If your child has sent a nude, what steps should you take and what support can you expect from local agencies? Our experts provide insight on this and more about the law, sexting and tips to manage the situation. Most schools will make a judgement on whether to involve outside agencies such as the police but it is important that parents are involved in the discussions and whether support, further education or punishment is most appropriate. Each sexting incident is different and it is important that schools deal with them appropriately on a case by case basis. Many sexting incidents are now dealt with in this way.
My 17-year-old daughter sent naked pictures of herself to boys. What do I say to her?
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Bethany Edgecombe, who goes by the online moniker Blondie Australia and sometimes Beth Boom Boom, was caught out exchanging texts with a Queensland teenager in July after his mother went through his mobile phone. In screenshots of the conversation seen by news. When the teen told her he was just 13, she wrote back: "I really must be a pedo because that's so hot.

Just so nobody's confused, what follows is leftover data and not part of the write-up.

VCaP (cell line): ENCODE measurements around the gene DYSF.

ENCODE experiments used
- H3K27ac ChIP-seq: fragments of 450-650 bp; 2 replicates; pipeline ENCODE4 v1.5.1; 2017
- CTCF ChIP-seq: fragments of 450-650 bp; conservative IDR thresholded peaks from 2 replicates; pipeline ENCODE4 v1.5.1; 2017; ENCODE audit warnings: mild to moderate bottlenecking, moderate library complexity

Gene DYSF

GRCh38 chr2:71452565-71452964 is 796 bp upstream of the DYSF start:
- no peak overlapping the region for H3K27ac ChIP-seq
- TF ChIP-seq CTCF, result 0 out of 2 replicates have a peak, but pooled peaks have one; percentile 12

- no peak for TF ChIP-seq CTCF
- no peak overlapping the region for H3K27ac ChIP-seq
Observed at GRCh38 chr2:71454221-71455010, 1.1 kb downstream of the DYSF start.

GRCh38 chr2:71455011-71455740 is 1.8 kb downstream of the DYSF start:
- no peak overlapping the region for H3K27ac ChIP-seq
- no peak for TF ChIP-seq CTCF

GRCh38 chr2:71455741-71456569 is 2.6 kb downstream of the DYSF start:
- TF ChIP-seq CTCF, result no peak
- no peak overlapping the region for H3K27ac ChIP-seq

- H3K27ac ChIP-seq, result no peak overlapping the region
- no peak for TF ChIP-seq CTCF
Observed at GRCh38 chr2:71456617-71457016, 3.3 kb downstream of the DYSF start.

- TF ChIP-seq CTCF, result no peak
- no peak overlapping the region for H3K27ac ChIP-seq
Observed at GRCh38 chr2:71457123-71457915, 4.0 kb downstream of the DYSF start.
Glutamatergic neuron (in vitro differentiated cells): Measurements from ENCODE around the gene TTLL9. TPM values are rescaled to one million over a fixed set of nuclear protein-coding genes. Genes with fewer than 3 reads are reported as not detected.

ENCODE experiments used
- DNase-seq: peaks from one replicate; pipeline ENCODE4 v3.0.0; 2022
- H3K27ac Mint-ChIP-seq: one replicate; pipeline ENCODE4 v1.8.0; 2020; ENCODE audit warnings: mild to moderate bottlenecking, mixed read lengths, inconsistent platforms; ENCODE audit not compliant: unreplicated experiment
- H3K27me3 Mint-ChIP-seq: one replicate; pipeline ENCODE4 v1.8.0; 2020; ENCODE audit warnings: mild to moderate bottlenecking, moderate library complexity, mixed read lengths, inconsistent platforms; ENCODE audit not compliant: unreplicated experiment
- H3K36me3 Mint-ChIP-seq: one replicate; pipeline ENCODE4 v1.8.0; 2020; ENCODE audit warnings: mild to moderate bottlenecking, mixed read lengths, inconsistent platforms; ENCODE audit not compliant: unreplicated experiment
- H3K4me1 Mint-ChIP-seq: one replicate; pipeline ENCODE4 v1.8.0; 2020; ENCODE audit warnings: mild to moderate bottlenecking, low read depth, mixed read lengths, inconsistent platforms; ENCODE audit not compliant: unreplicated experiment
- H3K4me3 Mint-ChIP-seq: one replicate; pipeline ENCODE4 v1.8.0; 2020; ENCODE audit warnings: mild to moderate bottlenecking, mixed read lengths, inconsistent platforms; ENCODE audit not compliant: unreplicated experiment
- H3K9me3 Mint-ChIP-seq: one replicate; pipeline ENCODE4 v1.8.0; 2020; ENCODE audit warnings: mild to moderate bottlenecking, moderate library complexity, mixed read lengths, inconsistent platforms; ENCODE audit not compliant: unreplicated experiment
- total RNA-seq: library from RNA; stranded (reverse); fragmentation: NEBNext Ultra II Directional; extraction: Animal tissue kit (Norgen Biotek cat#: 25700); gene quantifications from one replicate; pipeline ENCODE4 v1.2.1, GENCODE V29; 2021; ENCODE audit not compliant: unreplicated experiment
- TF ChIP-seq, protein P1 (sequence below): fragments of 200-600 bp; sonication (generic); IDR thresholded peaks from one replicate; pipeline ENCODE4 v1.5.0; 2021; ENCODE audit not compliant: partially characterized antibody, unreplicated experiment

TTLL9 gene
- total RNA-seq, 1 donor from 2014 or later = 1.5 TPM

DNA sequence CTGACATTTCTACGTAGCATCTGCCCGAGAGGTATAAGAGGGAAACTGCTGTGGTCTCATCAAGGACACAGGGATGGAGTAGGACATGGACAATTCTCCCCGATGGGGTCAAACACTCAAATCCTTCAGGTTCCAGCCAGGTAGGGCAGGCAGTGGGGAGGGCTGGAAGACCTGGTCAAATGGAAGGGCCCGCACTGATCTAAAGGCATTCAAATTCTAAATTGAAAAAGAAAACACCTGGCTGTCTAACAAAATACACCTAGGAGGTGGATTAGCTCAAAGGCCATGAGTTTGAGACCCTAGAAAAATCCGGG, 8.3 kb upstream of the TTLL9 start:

A year-old boy has revealed that he was added to a police database after he sent a naked image of himself to a female classmate. The boy, whose identity has not been made public, said he sent the image by Snapchat from his bedroom while flirting with a girl of the same age, who then shared it with others. He was later told the incident was recorded on a police intelligence database as a crime of making and distributing an indecent image of a child, after the photograph came to the attention of an officer based at the school, which is in the north of England. Although the boy was not arrested or charged with any crime, he has been told the file remains active for a minimum of 10 years, meaning the incident may be flagged to potential employers conducting an advanced Disclosure and Barring Service DBS check previously known as a CRB , such as for those who work with children. It is referred to as sexting, and apparently it happens all the time. It is just how teenagers flirt these days. Under the Sexual Offences Act, possessing or distributing indecent images of a person under 18 is illegal. If the boy was an adult, the sharing of his image would be classed as revenge porn and he would be protected as a victim. If any party chooses to report the incident to police, the Home Office counting rules are clear that it must be recorded as a crime. Further still, the decision to disclose this as part of associated checks in future life is one carefully considered by forces, in line with Home Office guidance, ensuring it is relevant and its context outlined.